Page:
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Glyn Moody

Glyn Moody's look at all levels of the enterprise open source stack. The blog will look at the organisations that are embracing open source, old and new alike (start-ups welcome), and the communities of users and developers that have formed around them (or not, as the case may be).

Explaining Open Source's Exponential Growth

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One of the problems with open source is that much of it happens invisibly. Whereas proprietary software, which is sold, has to publicised at some point, open source can simply be written: whether or not it gets used is a question of the author's personal inclinations.

Even the big-name open source projects – Linux, Apache, Firefox – have the problem that contributions are made in all sorts of ways, and that there is nobody really tracking who is doing what where.

That makes a paper from SAP Research's Amit Deshpande and Dirk Riehle particularly welcome, since they do the hard work of tracking down just how much coding is going on these days. They start from a hard core of open source activity, ignoring projects that are dormant:

For our analysis, we use the database of the open source analytics firm Ohloh.net, which has been crawling open source software code repositories since 2005. Our database snapshot contains 5122 active and popular open source projects written in 30 different programming languages covering 103 open source licenses. All data is updated on at least a weekly basis.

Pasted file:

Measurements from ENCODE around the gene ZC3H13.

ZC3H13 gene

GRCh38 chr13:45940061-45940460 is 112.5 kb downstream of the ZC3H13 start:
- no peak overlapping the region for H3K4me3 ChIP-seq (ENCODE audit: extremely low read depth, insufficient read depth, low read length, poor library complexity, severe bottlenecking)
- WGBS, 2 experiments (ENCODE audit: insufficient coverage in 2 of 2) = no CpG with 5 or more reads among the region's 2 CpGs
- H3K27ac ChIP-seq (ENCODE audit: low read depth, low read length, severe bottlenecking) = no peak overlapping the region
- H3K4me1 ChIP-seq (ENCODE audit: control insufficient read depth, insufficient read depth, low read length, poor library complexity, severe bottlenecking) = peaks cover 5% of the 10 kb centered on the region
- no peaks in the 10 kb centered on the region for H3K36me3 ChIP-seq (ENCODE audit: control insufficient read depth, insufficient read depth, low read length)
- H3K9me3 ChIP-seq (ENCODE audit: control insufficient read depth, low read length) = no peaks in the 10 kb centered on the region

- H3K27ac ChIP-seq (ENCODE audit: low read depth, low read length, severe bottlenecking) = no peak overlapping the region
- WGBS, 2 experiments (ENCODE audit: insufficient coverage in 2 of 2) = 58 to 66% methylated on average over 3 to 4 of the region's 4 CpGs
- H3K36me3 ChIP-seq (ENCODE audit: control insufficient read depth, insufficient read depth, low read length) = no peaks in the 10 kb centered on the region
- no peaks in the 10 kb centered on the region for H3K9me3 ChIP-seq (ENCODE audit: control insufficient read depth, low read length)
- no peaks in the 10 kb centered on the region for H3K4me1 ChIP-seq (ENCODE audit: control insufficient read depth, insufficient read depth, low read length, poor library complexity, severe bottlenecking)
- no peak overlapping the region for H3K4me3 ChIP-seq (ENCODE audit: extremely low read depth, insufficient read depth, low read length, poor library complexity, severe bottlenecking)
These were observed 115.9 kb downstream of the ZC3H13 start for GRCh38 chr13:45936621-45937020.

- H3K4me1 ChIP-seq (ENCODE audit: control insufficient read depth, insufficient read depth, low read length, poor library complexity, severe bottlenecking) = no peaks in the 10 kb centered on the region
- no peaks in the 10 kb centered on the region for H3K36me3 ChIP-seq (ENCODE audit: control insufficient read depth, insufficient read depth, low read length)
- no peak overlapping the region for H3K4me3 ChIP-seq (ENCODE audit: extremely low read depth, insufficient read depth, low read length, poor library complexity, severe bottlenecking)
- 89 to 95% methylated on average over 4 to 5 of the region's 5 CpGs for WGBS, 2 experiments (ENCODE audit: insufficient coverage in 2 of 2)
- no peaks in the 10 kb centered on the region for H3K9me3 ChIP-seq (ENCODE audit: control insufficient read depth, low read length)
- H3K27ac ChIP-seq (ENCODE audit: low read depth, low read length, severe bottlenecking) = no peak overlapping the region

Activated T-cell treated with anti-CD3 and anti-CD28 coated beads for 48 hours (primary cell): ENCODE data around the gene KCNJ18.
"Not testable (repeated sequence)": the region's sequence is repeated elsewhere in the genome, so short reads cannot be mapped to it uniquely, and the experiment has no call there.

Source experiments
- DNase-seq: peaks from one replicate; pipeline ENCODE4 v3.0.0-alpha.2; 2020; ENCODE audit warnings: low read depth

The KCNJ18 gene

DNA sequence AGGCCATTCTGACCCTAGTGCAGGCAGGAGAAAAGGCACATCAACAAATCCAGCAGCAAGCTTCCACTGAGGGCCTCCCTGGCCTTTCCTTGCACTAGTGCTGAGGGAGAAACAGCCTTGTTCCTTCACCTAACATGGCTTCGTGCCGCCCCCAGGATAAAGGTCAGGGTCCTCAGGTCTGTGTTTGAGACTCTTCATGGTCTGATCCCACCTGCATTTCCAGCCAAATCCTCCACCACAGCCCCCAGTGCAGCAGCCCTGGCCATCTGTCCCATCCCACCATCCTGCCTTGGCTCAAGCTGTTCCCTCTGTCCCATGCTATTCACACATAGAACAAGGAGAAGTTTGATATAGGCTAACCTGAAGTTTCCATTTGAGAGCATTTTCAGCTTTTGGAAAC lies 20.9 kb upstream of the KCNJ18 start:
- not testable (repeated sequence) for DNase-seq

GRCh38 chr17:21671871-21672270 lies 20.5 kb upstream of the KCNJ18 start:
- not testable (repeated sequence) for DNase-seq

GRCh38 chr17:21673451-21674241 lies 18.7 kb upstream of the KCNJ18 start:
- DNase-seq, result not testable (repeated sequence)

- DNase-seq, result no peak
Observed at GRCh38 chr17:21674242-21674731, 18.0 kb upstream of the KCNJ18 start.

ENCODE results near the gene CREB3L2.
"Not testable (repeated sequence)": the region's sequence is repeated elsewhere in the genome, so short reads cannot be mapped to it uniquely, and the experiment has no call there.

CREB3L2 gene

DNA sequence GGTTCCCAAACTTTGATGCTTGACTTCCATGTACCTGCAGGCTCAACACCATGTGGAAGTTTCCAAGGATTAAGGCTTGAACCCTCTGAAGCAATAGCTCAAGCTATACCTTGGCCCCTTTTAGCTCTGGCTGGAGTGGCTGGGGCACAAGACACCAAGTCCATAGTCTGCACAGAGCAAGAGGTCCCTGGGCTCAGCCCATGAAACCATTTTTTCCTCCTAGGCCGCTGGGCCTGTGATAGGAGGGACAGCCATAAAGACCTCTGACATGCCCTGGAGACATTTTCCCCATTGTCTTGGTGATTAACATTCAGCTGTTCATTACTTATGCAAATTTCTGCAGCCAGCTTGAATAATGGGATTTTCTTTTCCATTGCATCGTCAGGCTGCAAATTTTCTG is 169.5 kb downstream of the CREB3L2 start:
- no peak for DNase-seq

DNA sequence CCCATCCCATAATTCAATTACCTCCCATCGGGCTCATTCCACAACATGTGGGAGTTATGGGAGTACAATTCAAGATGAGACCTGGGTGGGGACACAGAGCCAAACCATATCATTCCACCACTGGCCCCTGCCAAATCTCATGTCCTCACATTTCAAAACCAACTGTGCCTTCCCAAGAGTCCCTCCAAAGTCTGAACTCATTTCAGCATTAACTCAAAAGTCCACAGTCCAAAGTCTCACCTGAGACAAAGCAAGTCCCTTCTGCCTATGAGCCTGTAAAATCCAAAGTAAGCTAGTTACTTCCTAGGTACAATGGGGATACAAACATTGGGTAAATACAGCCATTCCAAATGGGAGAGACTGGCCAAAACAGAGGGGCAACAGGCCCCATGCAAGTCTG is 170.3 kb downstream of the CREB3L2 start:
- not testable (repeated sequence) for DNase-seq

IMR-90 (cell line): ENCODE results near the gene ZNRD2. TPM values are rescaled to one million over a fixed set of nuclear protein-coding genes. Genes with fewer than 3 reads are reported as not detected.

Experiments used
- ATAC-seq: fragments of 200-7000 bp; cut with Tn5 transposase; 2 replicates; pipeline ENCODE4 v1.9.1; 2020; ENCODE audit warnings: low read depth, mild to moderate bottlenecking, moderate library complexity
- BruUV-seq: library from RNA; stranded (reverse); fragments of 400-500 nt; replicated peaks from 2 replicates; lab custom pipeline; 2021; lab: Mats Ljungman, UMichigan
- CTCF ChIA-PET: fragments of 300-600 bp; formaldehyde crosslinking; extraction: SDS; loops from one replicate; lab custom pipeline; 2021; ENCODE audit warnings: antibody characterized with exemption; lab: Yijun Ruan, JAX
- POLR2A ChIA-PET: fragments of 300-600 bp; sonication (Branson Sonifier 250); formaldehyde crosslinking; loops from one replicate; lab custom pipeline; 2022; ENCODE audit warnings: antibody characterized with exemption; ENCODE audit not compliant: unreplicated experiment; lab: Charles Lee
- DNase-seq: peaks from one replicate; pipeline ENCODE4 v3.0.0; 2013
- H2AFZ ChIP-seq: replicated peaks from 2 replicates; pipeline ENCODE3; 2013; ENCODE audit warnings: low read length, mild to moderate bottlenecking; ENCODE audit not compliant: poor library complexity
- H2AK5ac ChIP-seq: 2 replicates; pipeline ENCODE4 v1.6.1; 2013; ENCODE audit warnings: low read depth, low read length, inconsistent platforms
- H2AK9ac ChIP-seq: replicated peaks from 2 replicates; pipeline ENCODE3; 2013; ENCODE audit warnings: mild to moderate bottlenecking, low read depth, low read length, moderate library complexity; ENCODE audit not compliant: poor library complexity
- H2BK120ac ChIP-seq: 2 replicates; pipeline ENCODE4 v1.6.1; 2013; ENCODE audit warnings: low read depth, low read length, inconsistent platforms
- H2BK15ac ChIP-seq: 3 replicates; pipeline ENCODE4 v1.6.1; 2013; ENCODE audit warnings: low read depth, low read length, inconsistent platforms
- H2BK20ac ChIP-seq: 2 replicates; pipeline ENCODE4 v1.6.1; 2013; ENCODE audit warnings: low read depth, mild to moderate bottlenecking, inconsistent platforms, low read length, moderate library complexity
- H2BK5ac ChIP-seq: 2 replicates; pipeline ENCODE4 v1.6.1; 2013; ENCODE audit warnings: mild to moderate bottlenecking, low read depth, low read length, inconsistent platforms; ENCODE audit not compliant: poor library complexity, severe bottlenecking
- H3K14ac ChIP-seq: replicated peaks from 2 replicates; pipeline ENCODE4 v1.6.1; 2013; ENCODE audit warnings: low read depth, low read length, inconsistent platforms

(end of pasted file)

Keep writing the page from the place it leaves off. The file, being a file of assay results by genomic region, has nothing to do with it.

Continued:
...

The database provides fine granular data of developer actions over the last 17 years from 1990 to 2006. We analyze the average amount of source code added per month for the time frame of January 1995 to December 2006 as well as the number of projects added over time.

Their conclusion?

We find that both the growth rate as well as the absolute amount of source code is best explained using an exponential model. Given that previous research showed that most open source projects grow at a polynomial rate, we suggest and then verify that the number of open source projects is growing at an exponential rate.

Here they are using “exponential” in its strict mathematical sense, not the loose hyperbolic one. That is, something that grows at a rate proportional to its current value; which means that as time goes on the rate of increase goes up. Obviously, this is not sustainable in the long term, but what it means is that open source creation is accelerating. It's not clear what the equivalent formula for proprietary software is, but almost certainly it is not exponential. It's not hard to see why there should be such a contrast between the two modes of software production.

Proprietary code has a very limited fecundity: it begets nothing outside its own immediate descendants, since its licence generally forbids use by others. Open source, by contrast, explicitly encourages its use by different projects. So the more code that is created, the greater the pool of code that is available for others to use and build on, which tends to drive even faster creation of new projects. As in so many other areas, this is something that proprietary code just cannot match – and cannot fake: the only way to get the benefits of free software is to become it.

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